Guilty As Charged (1991, directed by Sam Irvin)


Stop me if you’ve heard this one before.

Kalin (Rod Steiger) is a crazy old religious fanatic who is rich enough to own a meatpacking plant and hire goons to work for him.  Underneath the meatpacking plant, he has a secret prison and an electric chair that he uses to electrocute people who he feels have escaped justice.  Helping out Kalin is a crazy preacher, played by Isaac Hayes (!), who waxes philosophically about how much he loves the smell of burning flesh.

While Kalin and the gang are executing people below ground, parole officer Kimberly (Heather Graham) is above ground and wondering why so many ex-cons are mysteriously vanishing.  Kimberly is worried that someone may be executing them but then she gets distracted by a politician named Stanford (Lyman Ward).  Stanford wants Kimberly to work on his campaign because she looks like Heather Graham and he’s a sleazy politico.

Meanwhile, a man named Hamilton (Michael Beach) has escaped from prison.  Hamilton claims that he was framed for a murder that he didn’t commit but no one is willing to believe him.  However, Hamilton is telling the truth and the murder was actually committed by Stanford!  The only people who know that Stanford is the murderer are Stanford, his wife (Lauren Hutton!!), and his maid (Zelda Rubinstein!!!).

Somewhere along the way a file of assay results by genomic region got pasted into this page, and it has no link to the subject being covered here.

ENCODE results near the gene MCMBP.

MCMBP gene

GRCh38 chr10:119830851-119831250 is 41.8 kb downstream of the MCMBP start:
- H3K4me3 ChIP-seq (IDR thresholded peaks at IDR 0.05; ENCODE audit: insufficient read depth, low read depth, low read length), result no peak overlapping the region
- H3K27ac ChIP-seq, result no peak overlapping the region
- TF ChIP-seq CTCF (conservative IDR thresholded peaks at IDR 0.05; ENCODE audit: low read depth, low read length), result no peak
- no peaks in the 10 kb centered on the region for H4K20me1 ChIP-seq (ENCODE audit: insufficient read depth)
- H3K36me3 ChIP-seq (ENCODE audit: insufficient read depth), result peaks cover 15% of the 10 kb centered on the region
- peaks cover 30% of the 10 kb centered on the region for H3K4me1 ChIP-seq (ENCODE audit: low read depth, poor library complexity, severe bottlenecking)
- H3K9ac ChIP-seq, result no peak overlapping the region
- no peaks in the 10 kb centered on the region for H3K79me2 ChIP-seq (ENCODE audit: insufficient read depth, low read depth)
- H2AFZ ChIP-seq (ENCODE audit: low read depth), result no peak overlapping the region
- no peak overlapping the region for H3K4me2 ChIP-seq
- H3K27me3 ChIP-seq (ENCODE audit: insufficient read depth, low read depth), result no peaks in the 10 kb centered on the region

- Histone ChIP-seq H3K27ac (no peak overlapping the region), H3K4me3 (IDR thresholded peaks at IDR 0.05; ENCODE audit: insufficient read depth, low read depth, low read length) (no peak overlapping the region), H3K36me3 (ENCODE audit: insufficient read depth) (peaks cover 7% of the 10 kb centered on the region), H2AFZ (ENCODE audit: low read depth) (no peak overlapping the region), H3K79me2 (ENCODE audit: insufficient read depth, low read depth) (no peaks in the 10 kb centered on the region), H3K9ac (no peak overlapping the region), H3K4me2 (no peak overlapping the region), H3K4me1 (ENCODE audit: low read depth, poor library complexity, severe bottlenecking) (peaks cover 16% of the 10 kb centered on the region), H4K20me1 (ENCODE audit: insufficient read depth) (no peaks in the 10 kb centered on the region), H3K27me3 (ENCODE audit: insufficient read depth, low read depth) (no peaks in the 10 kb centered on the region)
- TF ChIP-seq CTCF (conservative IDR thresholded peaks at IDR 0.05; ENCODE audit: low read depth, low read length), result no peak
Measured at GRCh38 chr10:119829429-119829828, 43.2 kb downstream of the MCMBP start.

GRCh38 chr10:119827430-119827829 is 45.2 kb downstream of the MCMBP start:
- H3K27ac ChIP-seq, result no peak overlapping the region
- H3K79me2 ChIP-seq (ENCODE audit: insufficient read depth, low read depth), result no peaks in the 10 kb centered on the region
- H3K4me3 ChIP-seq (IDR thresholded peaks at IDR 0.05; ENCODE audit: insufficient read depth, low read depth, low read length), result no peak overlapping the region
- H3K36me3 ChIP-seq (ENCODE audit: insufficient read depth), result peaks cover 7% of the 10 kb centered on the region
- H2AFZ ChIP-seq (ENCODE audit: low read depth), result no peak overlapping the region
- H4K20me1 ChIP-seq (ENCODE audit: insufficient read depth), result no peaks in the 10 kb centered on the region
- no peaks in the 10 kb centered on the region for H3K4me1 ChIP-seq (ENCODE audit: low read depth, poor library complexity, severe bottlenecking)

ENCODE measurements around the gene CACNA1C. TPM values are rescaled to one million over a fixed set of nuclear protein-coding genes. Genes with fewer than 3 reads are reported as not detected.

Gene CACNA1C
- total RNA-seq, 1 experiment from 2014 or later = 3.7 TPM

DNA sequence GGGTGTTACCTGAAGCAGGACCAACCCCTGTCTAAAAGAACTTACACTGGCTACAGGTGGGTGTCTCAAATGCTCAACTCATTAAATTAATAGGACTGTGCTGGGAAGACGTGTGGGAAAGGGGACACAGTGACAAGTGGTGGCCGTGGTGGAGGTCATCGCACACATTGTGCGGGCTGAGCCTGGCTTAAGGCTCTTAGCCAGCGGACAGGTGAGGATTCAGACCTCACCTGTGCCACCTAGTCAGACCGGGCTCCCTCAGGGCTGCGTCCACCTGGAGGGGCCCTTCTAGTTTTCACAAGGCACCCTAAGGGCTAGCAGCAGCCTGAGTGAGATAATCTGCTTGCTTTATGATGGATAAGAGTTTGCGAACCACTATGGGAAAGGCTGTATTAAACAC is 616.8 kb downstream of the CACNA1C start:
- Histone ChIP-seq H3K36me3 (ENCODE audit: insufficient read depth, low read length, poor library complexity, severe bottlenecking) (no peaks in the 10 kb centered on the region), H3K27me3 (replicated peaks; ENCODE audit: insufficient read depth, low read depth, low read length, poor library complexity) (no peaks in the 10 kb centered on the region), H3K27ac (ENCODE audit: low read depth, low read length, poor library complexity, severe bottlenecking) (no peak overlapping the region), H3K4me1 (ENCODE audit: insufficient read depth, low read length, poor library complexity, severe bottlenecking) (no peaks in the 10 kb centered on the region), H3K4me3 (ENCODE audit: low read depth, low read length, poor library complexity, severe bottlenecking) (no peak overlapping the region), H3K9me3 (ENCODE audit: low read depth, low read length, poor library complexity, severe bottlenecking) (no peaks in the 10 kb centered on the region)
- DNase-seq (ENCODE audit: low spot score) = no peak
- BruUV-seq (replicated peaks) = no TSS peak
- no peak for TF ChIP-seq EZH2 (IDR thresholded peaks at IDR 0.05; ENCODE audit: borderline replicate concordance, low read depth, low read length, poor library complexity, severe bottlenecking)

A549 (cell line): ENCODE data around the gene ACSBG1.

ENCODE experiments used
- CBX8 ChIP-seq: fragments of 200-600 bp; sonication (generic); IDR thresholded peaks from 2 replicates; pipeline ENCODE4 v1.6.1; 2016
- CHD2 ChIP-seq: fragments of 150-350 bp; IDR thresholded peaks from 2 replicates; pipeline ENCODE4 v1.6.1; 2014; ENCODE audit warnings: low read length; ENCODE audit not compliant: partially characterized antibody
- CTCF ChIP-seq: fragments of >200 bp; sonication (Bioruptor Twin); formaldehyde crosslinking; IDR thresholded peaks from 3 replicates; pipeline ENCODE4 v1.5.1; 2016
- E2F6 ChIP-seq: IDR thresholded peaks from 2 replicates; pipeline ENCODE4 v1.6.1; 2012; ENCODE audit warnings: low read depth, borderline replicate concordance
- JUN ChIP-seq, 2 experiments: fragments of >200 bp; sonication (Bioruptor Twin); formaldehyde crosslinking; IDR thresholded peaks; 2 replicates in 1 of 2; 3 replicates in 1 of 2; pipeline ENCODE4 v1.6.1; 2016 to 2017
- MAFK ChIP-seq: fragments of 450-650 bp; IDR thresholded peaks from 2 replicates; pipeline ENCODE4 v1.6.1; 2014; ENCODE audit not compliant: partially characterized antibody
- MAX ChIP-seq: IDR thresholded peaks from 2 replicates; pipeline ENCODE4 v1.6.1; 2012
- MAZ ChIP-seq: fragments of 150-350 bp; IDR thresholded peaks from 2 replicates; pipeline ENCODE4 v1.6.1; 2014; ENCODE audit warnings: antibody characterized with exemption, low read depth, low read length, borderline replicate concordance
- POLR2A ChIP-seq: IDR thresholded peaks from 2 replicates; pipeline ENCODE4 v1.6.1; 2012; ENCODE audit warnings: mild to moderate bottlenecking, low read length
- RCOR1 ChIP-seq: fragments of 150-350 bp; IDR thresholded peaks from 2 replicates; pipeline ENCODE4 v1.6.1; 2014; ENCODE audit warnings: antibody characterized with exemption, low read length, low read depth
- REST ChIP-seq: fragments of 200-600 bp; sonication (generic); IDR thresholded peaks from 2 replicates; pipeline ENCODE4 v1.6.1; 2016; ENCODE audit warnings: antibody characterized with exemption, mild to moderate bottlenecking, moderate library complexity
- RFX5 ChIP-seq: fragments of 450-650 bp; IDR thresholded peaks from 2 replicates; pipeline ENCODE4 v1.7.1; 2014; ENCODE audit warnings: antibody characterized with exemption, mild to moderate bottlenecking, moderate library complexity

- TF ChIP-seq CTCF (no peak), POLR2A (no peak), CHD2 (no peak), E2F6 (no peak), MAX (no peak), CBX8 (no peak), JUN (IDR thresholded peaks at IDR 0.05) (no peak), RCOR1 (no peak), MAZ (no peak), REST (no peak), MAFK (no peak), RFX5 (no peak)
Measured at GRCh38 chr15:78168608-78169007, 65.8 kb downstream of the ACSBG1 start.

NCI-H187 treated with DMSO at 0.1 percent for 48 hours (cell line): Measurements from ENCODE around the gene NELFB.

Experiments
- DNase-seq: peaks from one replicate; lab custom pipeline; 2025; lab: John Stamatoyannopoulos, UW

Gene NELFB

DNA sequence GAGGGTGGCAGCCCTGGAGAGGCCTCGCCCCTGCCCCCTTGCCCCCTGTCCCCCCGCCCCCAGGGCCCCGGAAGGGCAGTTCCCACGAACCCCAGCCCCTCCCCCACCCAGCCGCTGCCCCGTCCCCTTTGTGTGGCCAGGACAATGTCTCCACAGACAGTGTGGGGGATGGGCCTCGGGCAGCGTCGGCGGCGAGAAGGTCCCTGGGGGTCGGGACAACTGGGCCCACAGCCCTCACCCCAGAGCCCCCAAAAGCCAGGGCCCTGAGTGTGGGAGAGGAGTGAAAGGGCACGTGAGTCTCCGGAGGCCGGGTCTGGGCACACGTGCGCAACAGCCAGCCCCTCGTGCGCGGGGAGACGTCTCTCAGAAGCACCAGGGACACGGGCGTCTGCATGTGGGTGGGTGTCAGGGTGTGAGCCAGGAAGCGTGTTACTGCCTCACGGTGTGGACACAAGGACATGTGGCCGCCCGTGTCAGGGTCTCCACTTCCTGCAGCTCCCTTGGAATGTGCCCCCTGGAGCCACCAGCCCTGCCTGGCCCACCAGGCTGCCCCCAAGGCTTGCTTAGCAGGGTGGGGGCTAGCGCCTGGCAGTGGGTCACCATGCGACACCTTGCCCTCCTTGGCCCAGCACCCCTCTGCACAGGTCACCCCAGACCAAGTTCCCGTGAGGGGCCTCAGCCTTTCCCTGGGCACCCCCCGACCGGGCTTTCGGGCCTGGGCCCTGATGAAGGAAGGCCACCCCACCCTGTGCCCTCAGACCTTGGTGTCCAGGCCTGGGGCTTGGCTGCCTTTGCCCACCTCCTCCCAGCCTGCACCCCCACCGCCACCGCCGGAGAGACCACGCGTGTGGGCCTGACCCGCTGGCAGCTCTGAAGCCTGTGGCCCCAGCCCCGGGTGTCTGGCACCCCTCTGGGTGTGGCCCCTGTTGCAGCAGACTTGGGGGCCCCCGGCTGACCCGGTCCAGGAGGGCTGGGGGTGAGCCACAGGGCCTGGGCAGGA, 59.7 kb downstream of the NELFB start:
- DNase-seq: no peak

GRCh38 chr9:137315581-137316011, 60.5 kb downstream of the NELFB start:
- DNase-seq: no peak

It all leads to one question: How did all of these talented people all end up in this crappy film!?

The strange thing about Guilty As Charged is that, even though the film is centered around the death penalty, the film itself doesn’t seem to have any opinion on the issue.  Kalin and his followers are crazy religious fanatics who claim that they’re doing God’s work by executing people and Hamilton is an innocent man who has been marked for death so you would think that the movie is against the death penalty.  But then, in a twist that makes no sense, Kalin reveals that he knows that Hamilton is innocent and he’s only using him to get to Stanford and suddenly, the film is for the death penalty.  Kimberly is worried that someone is targeting ex-cons but, by the end of the movie, she’s targeting ex-cons herself even though nothing’s happened that should have made her change her mind.

Guilty as Charged is technically a comedy, though most of the jokes are too thuddingly obvious to provoke even the slightest of a smile.  Hayes wins some laughs, just because he seems like he’s having fun.  Rod Steiger bellows as if he’s getting paid by the decibel and doesn’t seem to be having any fun at all.  Guilty as Charged isn’t funny and it’s not thought-provoking but at least it’s got Isaac Hayes.

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